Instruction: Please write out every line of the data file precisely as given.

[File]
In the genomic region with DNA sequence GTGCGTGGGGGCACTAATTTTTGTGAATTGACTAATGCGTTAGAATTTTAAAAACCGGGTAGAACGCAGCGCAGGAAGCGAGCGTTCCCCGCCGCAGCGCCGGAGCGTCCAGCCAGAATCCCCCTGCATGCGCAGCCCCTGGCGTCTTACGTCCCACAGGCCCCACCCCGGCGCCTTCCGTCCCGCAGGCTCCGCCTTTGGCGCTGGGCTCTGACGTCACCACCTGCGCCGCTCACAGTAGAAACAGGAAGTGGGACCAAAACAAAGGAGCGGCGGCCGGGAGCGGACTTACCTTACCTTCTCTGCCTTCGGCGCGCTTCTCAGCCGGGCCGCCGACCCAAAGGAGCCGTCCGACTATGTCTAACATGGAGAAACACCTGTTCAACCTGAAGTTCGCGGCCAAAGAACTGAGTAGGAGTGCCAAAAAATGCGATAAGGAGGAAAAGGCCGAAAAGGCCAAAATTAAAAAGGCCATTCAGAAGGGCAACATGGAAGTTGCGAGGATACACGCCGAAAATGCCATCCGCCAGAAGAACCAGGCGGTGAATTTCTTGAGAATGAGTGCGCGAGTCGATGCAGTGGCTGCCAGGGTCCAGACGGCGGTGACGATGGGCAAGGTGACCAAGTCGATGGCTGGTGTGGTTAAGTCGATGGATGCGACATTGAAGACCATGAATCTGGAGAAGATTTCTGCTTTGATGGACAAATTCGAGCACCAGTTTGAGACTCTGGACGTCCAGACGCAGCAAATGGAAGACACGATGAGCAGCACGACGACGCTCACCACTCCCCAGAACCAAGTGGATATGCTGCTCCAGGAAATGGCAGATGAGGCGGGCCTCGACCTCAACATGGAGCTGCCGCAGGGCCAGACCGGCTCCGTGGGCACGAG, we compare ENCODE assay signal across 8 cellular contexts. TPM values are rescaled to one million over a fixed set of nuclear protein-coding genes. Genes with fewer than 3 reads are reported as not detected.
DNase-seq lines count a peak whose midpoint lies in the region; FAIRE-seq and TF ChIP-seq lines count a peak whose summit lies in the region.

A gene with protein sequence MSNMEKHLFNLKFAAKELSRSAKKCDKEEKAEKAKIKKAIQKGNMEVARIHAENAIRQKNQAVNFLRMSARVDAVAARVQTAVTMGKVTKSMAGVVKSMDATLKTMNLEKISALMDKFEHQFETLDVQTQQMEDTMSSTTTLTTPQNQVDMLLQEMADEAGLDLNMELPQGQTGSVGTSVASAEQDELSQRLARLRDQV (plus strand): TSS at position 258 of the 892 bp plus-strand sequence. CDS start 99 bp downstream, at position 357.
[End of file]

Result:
In the genomic region with DNA sequence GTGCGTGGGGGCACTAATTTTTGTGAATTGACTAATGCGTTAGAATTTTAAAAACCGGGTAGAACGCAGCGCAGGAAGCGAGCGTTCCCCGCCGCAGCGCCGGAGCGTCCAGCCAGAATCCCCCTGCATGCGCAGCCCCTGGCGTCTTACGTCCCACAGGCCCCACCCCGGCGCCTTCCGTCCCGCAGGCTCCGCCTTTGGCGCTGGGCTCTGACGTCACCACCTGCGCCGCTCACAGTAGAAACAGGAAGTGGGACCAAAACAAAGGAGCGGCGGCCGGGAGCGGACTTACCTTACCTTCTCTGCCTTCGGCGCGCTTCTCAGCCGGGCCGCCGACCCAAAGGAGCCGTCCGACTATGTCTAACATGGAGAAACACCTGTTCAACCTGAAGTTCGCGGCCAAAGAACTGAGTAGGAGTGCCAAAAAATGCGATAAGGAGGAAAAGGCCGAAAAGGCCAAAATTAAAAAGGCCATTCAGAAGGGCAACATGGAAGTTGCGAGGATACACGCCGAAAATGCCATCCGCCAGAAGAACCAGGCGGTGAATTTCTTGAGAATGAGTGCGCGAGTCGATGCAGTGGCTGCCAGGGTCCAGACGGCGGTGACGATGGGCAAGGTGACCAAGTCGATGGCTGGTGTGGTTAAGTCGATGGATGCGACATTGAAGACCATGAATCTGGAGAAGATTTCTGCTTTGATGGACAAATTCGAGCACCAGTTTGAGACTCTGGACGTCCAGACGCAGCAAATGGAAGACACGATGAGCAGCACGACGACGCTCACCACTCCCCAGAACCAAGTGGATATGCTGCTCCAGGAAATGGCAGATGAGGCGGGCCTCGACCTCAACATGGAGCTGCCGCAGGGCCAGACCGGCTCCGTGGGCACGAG, we compare ENCODE assay signal across 8 cellular contexts. TPM values are rescaled to one million over a fixed set of nuclear protein-coding genes. Genes with fewer than 3 reads are reported as not detected.
DNase-seq lines count a peak whose midpoint lies in the region; FAIRE-seq and TF ChIP-seq lines count a peak whose summit lies in the region.

A gene with protein sequence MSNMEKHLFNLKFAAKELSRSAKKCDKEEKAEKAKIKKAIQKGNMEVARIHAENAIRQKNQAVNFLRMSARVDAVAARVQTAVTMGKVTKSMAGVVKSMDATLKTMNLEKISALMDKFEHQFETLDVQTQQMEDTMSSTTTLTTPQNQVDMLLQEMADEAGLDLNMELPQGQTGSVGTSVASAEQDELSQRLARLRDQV (plus strand): TSS at position 258 of the 892 bp plus-strand sequence. CDS start 99 bp downstream, at position 357.